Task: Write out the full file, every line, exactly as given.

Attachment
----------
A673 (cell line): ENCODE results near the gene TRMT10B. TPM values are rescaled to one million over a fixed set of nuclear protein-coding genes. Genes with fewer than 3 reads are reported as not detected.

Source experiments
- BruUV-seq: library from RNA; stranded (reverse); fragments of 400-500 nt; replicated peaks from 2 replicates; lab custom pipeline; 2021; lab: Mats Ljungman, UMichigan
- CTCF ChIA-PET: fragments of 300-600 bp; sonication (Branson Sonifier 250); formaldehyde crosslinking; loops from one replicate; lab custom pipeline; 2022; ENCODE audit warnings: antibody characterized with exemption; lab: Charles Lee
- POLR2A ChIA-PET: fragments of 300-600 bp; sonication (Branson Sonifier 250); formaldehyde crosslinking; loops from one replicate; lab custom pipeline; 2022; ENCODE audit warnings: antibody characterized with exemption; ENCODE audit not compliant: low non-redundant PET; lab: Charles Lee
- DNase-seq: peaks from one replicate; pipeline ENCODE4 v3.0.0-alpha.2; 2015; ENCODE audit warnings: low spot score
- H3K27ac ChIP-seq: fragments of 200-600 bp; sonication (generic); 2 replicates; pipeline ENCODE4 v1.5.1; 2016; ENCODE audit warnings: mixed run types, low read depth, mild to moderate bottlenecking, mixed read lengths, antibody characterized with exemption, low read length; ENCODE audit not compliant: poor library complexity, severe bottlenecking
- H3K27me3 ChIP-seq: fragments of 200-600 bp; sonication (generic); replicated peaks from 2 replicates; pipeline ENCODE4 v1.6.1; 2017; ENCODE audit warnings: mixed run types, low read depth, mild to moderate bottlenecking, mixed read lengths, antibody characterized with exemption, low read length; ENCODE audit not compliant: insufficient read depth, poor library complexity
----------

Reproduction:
A673 (cell line): ENCODE results near the gene TRMT10B. TPM values are rescaled to one million over a fixed set of nuclear protein-coding genes. Genes with fewer than 3 reads are reported as not detected.

Source experiments
- BruUV-seq: library from RNA; stranded (reverse); fragments of 400-500 nt; replicated peaks from 2 replicates; lab custom pipeline; 2021; lab: Mats Ljungman, UMichigan
- CTCF ChIA-PET: fragments of 300-600 bp; sonication (Branson Sonifier 250); formaldehyde crosslinking; loops from one replicate; lab custom pipeline; 2022; ENCODE audit warnings: antibody characterized with exemption; lab: Charles Lee
- POLR2A ChIA-PET: fragments of 300-600 bp; sonication (Branson Sonifier 250); formaldehyde crosslinking; loops from one replicate; lab custom pipeline; 2022; ENCODE audit warnings: antibody characterized with exemption; ENCODE audit not compliant: low non-redundant PET; lab: Charles Lee
- DNase-seq: peaks from one replicate; pipeline ENCODE4 v3.0.0-alpha.2; 2015; ENCODE audit warnings: low spot score
- H3K27ac ChIP-seq: fragments of 200-600 bp; sonication (generic); 2 replicates; pipeline ENCODE4 v1.5.1; 2016; ENCODE audit warnings: mixed run types, low read depth, mild to moderate bottlenecking, mixed read lengths, antibody characterized with exemption, low read length; ENCODE audit not compliant: poor library complexity, severe bottlenecking
- H3K27me3 ChIP-seq: fragments of 200-600 bp; sonication (generic); replicated peaks from 2 replicates; pipeline ENCODE4 v1.6.1; 2017; ENCODE audit warnings: mixed run types, low read depth, mild to moderate bottlenecking, mixed read lengths, antibody characterized with exemption, low read length; ENCODE audit not compliant: insufficient read depth, poor library complexity